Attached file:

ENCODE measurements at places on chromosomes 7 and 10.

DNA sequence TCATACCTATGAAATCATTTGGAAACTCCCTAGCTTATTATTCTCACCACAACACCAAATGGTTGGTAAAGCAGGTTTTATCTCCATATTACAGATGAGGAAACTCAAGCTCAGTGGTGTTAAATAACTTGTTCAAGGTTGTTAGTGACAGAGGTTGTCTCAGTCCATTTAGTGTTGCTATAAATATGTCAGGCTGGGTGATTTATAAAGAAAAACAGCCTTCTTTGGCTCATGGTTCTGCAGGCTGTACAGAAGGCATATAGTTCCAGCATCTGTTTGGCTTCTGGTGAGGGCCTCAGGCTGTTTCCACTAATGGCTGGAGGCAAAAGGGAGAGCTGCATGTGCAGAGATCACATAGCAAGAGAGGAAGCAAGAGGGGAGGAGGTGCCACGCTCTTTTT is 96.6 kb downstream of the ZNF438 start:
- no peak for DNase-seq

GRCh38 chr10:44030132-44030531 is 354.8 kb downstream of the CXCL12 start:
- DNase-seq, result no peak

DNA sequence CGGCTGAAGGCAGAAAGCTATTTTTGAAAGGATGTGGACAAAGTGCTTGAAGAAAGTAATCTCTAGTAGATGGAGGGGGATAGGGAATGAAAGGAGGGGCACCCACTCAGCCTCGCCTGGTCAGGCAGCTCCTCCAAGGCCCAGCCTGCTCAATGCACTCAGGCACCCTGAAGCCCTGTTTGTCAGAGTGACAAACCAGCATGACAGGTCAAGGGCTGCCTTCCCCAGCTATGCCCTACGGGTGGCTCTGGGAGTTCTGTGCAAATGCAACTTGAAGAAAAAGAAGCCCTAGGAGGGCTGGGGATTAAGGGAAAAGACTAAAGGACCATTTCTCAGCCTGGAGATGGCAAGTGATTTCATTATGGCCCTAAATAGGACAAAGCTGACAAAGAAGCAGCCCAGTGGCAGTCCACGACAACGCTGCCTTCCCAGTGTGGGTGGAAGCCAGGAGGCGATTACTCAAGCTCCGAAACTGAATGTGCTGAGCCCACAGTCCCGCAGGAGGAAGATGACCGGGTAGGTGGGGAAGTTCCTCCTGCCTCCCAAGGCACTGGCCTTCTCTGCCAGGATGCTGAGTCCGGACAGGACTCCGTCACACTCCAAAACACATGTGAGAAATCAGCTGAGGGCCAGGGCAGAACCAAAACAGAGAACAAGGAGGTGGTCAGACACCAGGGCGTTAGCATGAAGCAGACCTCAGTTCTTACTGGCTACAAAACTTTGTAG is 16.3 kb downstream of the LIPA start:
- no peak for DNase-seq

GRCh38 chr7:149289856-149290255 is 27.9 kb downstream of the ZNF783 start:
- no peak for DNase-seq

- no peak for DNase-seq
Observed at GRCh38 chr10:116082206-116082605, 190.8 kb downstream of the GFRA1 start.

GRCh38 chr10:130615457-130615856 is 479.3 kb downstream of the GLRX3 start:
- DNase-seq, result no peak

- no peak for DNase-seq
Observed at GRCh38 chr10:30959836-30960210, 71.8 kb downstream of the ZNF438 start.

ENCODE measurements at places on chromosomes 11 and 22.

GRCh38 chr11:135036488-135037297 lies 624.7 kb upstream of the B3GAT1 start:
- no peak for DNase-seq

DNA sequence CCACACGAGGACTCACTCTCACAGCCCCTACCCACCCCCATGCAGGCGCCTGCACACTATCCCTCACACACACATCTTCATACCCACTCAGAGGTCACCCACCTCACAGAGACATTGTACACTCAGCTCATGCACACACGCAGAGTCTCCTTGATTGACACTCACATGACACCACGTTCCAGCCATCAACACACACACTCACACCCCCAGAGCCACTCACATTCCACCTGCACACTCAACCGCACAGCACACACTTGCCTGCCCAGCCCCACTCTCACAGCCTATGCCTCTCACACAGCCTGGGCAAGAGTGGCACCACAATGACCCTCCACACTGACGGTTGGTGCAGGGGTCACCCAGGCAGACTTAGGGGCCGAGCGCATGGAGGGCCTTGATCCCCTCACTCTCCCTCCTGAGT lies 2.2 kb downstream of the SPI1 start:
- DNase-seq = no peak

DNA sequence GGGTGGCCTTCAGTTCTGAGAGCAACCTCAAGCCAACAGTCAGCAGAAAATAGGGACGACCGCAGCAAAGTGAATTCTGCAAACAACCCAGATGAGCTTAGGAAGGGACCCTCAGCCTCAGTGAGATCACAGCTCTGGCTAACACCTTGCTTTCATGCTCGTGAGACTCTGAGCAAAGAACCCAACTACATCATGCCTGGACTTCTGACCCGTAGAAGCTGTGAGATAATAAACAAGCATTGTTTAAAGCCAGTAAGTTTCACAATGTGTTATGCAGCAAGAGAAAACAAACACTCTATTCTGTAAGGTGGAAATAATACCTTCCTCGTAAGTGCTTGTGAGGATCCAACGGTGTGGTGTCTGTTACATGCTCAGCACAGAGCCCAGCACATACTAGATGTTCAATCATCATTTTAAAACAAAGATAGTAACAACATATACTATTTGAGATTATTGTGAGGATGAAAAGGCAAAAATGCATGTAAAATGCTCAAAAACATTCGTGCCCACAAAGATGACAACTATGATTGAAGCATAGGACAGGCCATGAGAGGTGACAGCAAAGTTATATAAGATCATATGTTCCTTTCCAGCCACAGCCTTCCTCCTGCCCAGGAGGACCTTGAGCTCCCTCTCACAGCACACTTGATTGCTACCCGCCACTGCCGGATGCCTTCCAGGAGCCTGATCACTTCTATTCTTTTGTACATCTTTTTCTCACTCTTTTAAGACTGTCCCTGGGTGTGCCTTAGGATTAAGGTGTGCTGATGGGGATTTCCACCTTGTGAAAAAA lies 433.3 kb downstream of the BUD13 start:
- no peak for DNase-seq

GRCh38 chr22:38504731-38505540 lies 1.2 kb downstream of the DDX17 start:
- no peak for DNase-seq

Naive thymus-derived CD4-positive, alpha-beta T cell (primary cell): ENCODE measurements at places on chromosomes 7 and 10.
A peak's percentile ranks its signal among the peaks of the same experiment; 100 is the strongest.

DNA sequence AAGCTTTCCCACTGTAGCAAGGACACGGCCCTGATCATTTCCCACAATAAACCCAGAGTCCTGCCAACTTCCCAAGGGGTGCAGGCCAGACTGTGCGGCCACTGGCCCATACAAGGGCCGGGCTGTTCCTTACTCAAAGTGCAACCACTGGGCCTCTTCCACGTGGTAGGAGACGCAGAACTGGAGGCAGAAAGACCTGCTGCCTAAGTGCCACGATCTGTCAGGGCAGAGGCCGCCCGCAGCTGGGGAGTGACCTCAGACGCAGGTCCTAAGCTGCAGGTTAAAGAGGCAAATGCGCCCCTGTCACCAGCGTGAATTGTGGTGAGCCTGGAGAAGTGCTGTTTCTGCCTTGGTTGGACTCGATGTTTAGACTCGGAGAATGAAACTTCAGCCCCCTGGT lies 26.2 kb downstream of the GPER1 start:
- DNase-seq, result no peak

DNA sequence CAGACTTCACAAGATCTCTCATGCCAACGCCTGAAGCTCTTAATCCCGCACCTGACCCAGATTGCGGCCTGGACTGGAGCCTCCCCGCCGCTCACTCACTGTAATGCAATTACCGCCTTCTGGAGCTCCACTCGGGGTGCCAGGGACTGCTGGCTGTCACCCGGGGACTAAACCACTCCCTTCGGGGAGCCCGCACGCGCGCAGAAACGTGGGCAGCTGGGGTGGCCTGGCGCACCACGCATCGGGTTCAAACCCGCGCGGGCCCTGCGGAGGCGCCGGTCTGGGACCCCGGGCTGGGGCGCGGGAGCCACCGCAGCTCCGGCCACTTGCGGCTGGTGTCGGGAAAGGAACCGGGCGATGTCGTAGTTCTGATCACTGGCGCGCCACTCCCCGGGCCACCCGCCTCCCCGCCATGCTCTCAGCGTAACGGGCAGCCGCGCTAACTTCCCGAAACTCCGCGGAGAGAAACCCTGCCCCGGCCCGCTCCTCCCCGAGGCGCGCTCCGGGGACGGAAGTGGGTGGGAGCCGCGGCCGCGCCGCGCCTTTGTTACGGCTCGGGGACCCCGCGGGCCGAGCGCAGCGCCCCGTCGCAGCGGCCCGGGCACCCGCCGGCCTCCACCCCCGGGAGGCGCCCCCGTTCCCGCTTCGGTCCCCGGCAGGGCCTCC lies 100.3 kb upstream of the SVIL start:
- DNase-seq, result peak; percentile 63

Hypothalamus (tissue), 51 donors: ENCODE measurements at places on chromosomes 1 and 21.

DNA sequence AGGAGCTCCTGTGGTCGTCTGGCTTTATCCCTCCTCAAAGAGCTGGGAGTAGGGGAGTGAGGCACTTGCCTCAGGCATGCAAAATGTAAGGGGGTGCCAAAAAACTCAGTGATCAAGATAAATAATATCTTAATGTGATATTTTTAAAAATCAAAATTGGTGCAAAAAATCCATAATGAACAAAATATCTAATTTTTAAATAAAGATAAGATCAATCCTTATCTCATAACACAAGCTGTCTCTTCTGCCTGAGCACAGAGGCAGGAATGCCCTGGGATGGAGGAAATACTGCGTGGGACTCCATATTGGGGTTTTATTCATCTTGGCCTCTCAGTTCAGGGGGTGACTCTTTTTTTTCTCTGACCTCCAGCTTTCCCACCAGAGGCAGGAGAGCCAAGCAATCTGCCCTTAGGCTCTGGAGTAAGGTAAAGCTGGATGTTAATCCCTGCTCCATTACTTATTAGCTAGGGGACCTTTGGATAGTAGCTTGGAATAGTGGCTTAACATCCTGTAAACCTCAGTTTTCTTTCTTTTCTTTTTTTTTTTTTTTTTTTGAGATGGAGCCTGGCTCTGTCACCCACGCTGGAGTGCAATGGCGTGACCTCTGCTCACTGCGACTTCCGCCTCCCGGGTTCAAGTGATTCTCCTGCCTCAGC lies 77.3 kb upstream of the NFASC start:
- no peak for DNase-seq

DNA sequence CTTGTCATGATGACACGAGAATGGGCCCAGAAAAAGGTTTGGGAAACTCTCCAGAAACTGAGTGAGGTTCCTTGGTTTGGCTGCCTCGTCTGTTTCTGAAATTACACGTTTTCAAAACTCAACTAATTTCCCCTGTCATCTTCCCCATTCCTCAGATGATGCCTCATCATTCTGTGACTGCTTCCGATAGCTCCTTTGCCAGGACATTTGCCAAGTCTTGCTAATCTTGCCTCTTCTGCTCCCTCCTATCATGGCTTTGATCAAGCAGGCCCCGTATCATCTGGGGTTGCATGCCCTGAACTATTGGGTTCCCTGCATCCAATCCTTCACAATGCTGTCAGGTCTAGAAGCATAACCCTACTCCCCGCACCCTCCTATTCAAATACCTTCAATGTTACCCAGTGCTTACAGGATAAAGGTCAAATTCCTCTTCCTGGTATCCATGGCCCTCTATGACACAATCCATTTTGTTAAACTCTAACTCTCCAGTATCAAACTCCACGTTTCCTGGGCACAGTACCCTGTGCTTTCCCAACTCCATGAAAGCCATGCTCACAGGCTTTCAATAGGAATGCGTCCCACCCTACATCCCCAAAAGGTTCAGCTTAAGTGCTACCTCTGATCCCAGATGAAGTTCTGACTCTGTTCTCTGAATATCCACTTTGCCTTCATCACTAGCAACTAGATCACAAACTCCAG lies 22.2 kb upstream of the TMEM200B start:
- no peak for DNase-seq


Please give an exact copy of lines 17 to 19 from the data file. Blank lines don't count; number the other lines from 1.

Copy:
GRCh38 chr11:135036488-135037297 lies 624.7 kb upstream of the B3GAT1 start:
- no peak for DNase-seq

DNA sequence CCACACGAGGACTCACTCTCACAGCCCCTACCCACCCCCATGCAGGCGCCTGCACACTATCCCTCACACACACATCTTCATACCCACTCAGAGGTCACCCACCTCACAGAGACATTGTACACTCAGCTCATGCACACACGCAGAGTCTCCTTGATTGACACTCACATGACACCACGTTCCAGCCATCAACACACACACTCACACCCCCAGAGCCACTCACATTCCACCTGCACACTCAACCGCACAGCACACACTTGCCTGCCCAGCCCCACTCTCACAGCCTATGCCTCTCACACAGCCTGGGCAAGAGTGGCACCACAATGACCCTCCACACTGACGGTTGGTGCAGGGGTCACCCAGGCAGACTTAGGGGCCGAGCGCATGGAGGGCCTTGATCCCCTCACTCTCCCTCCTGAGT lies 2.2 kb downstream of the SPI1 start: